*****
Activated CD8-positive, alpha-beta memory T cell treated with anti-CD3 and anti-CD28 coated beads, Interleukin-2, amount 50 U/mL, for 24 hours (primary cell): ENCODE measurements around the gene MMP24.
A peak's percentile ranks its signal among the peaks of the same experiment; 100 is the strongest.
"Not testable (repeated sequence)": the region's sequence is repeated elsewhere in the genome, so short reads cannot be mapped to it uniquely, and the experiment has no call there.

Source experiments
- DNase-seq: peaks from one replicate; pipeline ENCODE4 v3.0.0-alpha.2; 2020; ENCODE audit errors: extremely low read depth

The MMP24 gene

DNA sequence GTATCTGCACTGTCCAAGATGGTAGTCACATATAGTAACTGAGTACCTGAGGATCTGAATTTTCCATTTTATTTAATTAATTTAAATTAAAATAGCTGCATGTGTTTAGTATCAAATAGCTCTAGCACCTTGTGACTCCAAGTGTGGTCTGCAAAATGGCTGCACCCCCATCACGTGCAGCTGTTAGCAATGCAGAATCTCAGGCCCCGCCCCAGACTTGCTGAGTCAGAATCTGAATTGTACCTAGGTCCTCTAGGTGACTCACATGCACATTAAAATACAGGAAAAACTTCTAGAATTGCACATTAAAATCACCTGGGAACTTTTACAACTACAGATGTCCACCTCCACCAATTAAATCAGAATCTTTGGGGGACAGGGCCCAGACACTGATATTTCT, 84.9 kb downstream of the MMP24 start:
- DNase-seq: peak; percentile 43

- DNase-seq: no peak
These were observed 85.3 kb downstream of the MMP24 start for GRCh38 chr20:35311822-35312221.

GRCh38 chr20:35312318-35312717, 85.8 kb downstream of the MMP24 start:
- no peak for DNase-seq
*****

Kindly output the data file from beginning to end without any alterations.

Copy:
Activated CD8-positive, alpha-beta memory T cell treated with anti-CD3 and anti-CD28 coated beads, Interleukin-2, amount 50 U/mL, for 24 hours (primary cell): ENCODE measurements around the gene MMP24.
A peak's percentile ranks its signal among the peaks of the same experiment; 100 is the strongest.
"Not testable (repeated sequence)": the region's sequence is repeated elsewhere in the genome, so short reads cannot be mapped to it uniquely, and the experiment has no call there.

Source experiments
- DNase-seq: peaks from one replicate; pipeline ENCODE4 v3.0.0-alpha.2; 2020; ENCODE audit errors: extremely low read depth

The MMP24 gene

DNA sequence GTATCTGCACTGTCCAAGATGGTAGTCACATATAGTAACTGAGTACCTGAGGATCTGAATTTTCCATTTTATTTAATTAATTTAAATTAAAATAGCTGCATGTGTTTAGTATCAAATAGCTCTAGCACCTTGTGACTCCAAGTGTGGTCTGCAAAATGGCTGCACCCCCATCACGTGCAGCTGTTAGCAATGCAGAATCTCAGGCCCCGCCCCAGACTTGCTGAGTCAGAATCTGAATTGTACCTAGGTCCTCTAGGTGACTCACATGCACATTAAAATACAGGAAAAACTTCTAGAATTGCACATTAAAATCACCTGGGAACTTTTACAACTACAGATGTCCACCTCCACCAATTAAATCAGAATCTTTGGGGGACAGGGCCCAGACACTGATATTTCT, 84.9 kb downstream of the MMP24 start:
- DNase-seq: peak; percentile 43

- DNase-seq: no peak
These were observed 85.3 kb downstream of the MMP24 start for GRCh38 chr20:35311822-35312221.

GRCh38 chr20:35312318-35312717, 85.8 kb downstream of the MMP24 start:
- no peak for DNase-seq